“Oh my stars ,” Tanara said. “I would’ve said, like, you’d have trouble finding a dude who could stand next to you, but-- god damn .”
“I actually married him for his sense of humor,” Shara said. “He’s really sweet and he’s really sharp. But-- I mean. I’m not blind.”
There was a photo of the two of them with Poe, finally, and Tanara fanned herself. “He’s tall,” she said. “I didn’t expect that.”
“He’s tall,” Shara confirmed.
“Looks like he could probably pick you up,” Tanara said. It seemed to have worked; she wasn’t crying anymore.
“I mean,” Shara said. “Yeah.” Kes was big, and he was pretty strong. He tended not to show off for her, or manhandle her much if at all, but she knew he could. It wasn’t like she hadn’t noticed the breadth of his shoulders. “I guess? He’s a big guy.” She knew what Tanara was really getting at, and she supposed there was no harm in admitting it. “ Really good in bed.”
Tanara made a low little moaning noise, different from her dying animal noise. “Damn, girl,” she said. “How can you stand to leave him?”
“I can’t ,” Shara said, and there it was, she’d managed to hold it back all this time, but it didn’t come out as tears, it came out as sharp anger. “I can’t fucking stand it, Tanara. He could be dead! He could be fucking dead , right now, and I wouldn’t fucking know, and it fucking kills me.”
“I’m sorry,” Tanara said awkwardly.
Shara savagely bit off the threatening sob, and hauled all of it back in, rubbing her face and taking a deep breath in. She held her breath for a moment, until she knew she wouldn’t cry, then let it out in a hiss. “So am I,” she said. “But that’s why I’m here. This isn’t what I want to do, but it’s what I have to do.”
Tanara looked from the holo to her and back, expression wry. “You ever get to see him?”
“He’s supposed to be spending, like, three hours here tomorrow,” Shara said. “I’m still not getting my hopes up.”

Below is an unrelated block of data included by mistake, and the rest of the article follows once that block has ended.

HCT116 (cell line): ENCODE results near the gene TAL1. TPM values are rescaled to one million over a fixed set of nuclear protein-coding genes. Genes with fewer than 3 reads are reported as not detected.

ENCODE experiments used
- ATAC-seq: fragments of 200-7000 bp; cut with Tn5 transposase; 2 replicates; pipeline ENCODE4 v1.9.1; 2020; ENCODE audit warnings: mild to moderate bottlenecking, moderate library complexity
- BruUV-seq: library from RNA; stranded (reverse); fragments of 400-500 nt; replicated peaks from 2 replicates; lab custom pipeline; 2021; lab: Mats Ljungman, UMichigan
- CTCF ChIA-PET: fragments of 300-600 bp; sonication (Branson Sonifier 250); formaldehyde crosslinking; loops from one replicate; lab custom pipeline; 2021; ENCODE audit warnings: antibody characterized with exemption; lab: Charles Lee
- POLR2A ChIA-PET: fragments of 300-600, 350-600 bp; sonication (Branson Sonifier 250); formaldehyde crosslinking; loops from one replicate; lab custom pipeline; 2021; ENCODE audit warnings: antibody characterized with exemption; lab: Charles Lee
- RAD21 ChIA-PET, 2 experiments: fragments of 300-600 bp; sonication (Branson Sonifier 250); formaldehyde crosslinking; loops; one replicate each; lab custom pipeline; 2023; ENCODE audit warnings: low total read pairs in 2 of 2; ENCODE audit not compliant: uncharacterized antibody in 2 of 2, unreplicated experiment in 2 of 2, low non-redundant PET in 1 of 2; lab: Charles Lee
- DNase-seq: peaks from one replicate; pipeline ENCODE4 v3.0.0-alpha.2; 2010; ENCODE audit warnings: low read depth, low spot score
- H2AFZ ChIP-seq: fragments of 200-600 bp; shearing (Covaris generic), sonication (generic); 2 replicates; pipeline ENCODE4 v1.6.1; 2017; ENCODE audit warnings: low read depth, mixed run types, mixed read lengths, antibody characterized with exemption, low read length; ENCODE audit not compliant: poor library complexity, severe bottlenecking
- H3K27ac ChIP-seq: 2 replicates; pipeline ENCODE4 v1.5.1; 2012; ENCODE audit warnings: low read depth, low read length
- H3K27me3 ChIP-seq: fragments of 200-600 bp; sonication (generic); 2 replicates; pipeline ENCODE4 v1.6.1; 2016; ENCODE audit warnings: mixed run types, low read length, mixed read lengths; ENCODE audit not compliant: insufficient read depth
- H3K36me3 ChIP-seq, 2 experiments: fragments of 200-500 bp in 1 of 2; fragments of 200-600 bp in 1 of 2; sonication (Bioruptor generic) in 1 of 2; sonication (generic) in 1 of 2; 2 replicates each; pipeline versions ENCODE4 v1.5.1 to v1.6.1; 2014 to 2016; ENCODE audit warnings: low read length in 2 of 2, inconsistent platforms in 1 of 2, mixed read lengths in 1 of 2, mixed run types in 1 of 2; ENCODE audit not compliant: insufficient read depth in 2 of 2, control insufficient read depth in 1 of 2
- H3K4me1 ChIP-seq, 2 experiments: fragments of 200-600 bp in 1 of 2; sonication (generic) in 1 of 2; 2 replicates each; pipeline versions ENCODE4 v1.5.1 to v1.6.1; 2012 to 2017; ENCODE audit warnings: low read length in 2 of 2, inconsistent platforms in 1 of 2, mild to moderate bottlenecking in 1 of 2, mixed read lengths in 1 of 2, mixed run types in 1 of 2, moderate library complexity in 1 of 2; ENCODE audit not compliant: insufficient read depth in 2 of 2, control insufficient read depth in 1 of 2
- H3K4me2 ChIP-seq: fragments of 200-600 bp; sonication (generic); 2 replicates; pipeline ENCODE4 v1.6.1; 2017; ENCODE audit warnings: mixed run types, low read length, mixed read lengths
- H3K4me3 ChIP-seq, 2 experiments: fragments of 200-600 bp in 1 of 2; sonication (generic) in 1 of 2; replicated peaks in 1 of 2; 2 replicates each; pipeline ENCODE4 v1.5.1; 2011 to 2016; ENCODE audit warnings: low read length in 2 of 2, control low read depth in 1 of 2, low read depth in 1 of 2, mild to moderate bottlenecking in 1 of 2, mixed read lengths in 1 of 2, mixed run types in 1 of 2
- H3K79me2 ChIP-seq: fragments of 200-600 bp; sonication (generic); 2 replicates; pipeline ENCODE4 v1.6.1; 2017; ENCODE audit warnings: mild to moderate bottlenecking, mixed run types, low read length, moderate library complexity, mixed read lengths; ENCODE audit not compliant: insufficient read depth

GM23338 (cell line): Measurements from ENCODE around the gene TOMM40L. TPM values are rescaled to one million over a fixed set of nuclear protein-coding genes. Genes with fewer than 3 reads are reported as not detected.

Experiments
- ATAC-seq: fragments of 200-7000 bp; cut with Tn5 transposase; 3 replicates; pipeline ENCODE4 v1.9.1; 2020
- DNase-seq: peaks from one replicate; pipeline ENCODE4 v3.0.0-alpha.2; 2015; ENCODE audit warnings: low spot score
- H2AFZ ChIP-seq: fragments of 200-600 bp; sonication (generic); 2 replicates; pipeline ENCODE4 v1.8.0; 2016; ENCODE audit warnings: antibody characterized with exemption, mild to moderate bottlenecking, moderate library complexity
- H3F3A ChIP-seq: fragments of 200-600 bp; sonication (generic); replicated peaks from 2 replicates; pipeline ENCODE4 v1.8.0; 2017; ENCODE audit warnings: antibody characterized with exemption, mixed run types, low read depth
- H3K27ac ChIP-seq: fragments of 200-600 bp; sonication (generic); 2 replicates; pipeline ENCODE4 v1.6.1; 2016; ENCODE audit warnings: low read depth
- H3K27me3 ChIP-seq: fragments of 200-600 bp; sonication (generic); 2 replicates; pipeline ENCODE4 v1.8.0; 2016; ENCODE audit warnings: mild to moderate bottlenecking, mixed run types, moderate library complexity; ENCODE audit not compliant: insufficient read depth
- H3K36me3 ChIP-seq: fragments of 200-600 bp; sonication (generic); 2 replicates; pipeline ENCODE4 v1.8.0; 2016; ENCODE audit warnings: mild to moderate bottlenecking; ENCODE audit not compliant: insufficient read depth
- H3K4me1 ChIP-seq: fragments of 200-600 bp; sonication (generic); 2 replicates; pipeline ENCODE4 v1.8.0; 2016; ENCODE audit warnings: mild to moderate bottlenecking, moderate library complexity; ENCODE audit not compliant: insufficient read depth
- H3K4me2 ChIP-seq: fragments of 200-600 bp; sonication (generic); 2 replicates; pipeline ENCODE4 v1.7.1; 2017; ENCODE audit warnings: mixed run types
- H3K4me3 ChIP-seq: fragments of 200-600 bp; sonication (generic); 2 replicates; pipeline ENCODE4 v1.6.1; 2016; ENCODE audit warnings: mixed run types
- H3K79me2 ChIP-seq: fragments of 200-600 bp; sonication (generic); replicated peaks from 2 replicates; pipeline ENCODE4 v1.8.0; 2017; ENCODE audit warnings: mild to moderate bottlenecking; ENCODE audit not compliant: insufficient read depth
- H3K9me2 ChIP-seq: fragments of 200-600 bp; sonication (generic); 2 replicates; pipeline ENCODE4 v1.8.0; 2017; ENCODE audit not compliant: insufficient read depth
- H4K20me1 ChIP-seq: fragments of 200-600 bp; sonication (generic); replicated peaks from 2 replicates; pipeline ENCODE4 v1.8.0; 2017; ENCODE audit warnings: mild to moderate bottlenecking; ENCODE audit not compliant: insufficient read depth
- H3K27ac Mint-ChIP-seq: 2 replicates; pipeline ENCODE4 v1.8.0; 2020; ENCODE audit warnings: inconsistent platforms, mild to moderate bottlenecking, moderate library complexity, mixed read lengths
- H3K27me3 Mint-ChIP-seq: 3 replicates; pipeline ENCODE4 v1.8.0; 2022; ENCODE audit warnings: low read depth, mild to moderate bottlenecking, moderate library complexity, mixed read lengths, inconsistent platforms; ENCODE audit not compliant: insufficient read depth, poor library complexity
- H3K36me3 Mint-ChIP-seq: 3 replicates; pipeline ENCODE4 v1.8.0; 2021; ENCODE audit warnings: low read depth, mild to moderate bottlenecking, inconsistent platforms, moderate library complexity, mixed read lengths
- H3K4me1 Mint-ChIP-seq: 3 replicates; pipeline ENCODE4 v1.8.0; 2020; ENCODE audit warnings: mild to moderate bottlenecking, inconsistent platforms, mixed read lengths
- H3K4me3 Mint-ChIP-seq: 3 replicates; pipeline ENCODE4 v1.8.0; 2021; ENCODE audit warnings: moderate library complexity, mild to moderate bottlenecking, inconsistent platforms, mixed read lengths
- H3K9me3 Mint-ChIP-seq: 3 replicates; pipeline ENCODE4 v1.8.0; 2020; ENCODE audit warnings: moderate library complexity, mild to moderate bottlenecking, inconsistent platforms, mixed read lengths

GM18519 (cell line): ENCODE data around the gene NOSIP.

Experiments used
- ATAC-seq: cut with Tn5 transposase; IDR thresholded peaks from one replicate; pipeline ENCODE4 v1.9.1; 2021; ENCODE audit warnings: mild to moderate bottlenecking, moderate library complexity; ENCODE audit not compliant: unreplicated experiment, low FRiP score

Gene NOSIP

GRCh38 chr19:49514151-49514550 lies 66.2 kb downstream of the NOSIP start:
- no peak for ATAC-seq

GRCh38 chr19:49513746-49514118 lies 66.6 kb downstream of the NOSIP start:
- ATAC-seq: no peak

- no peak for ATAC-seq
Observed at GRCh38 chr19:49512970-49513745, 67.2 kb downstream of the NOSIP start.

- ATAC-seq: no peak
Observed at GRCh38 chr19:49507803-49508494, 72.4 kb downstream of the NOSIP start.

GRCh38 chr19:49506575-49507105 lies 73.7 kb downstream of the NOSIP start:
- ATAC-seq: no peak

“Shit,” Tanara said. “Really?”
Shara shrugged. “Maybe,” she said. “His unit’s deploying somewhere from this muster point, so. Maybe. They said I could have a rest period while he’s here.” She shook her head. “I won’t believe it until I see him, things never work out that neatly.”
“Still,” Tanara said. “You let me know, I’ll stay away from this room! You should get a chance for some alone time.”
Shara laughed. “They said they’d find a room,” she said. “Though, knowing them, it’d be a barracks with ten other guys in it.”
“You let me know,” Tanara said. “I promise I won’t even ogle him if I see him. I’ll just go.”
“Thanks,” Shara said.
Shara climbed down out of the A-Wing and pulled her helmet off slowly. Across the hangar, Orato climbed down from his A-Wing, pulled his helmet off, tucked it under his arm, and stalked toward her in a way it was hard not to read as menacing. He was tall, taller even than Kes, though not as broad-shouldered.
“You’re a standard human,” Orato said, when he was close enough to peak without shouting.
“I am,” Shara answered, wondering where this was going. They weren’t alone, there were other people around. Three mechanics within earshot. She noticed Gula Techy, suited up, clearly on her way to climb into an A-Wing herself, and relaxed slightly. Gula wouldn’t let anything untoward happen.
“How are you getting those speeds,” Orato demanded.
“You looked me up, right?” Shara said.
“Yes,” Orato said. “They say you’re from Alderaan.”
“I’m not,” Shara said, “but that’s the last place I lived.”
“Where are you really from?” Orato asked.